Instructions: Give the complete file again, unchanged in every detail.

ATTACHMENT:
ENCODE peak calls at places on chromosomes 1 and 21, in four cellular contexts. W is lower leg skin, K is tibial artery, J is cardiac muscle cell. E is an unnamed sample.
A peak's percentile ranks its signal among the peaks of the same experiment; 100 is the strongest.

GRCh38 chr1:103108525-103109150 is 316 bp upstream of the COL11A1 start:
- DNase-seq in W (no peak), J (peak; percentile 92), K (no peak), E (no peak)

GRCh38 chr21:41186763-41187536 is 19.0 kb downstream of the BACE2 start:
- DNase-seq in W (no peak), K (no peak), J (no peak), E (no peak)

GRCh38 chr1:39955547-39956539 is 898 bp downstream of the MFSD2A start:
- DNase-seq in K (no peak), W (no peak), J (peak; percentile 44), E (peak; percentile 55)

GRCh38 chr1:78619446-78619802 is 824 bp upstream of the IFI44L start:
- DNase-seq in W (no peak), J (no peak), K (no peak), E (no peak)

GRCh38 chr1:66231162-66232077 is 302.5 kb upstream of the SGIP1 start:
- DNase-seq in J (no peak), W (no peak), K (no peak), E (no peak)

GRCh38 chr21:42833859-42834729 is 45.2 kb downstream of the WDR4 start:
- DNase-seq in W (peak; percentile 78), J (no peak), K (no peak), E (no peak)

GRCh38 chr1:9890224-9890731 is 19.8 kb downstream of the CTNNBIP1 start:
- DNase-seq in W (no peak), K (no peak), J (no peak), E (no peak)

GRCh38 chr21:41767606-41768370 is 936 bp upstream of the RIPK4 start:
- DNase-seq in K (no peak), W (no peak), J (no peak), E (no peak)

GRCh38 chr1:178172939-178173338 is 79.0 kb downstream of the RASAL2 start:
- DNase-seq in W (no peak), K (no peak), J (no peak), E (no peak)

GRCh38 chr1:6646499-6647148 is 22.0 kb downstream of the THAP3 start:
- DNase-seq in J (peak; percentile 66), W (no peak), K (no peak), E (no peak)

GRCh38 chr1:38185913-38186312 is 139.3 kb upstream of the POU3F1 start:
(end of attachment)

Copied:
ENCODE peak calls at places on chromosomes 1 and 21, in four cellular contexts. W is lower leg skin, K is tibial artery, J is cardiac muscle cell. E is an unnamed sample.
A peak's percentile ranks its signal among the peaks of the same experiment; 100 is the strongest.

GRCh38 chr1:103108525-103109150 is 316 bp upstream of the COL11A1 start:
- DNase-seq in W (no peak), J (peak; percentile 92), K (no peak), E (no peak)

GRCh38 chr21:41186763-41187536 is 19.0 kb downstream of the BACE2 start:
- DNase-seq in W (no peak), K (no peak), J (no peak), E (no peak)

GRCh38 chr1:39955547-39956539 is 898 bp downstream of the MFSD2A start:
- DNase-seq in K (no peak), W (no peak), J (peak; percentile 44), E (peak; percentile 55)

GRCh38 chr1:78619446-78619802 is 824 bp upstream of the IFI44L start:
- DNase-seq in W (no peak), J (no peak), K (no peak), E (no peak)

GRCh38 chr1:66231162-66232077 is 302.5 kb upstream of the SGIP1 start:
- DNase-seq in J (no peak), W (no peak), K (no peak), E (no peak)

GRCh38 chr21:42833859-42834729 is 45.2 kb downstream of the WDR4 start:
- DNase-seq in W (peak; percentile 78), J (no peak), K (no peak), E (no peak)

GRCh38 chr1:9890224-9890731 is 19.8 kb downstream of the CTNNBIP1 start:
- DNase-seq in W (no peak), K (no peak), J (no peak), E (no peak)

GRCh38 chr21:41767606-41768370 is 936 bp upstream of the RIPK4 start:
- DNase-seq in K (no peak), W (no peak), J (no peak), E (no peak)

GRCh38 chr1:178172939-178173338 is 79.0 kb downstream of the RASAL2 start:
- DNase-seq in W (no peak), K (no peak), J (no peak), E (no peak)

GRCh38 chr1:6646499-6647148 is 22.0 kb downstream of the THAP3 start:
- DNase-seq in J (peak; percentile 66), W (no peak), K (no peak), E (no peak)

GRCh38 chr1:38185913-38186312 is 139.3 kb upstream of the POU3F1 start: